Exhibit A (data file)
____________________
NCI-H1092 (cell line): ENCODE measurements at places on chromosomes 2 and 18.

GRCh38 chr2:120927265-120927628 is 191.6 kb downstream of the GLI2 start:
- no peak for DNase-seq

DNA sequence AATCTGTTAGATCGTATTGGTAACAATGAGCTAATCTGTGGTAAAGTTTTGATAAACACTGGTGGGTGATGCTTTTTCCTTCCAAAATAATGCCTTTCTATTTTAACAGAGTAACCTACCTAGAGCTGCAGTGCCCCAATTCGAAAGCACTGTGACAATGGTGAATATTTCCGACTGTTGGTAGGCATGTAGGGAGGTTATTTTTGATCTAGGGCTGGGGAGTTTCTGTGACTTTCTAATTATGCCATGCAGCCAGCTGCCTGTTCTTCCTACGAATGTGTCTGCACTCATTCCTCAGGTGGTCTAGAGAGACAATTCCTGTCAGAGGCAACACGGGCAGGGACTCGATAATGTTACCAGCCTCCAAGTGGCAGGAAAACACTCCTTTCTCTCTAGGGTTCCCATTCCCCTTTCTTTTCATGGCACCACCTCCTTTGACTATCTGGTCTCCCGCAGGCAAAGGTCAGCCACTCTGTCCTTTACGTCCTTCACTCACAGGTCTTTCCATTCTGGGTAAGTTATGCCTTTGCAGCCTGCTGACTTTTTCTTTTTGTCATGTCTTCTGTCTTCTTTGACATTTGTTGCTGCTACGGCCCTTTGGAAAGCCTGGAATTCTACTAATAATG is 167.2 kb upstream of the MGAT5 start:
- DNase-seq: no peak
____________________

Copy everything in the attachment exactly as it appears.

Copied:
NCI-H1092 (cell line): ENCODE measurements at places on chromosomes 2 and 18.

GRCh38 chr2:120927265-120927628 is 191.6 kb downstream of the GLI2 start:
- no peak for DNase-seq

DNA sequence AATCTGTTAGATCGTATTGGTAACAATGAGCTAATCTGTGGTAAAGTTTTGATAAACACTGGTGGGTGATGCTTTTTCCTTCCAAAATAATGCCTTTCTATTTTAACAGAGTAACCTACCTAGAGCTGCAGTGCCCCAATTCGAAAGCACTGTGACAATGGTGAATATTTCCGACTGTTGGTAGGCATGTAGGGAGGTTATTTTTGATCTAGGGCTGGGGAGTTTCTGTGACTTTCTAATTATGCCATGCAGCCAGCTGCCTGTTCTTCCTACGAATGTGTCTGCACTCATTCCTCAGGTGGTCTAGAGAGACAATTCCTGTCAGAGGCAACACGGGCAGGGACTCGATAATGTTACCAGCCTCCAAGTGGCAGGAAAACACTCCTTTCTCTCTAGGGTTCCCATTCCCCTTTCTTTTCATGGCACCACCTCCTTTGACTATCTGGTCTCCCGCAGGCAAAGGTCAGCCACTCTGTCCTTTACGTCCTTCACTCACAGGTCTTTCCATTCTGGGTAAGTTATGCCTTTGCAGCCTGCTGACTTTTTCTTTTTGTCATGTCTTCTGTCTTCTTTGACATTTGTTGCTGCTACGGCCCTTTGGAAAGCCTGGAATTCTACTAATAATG is 167.2 kb upstream of the MGAT5 start:
- DNase-seq: no peak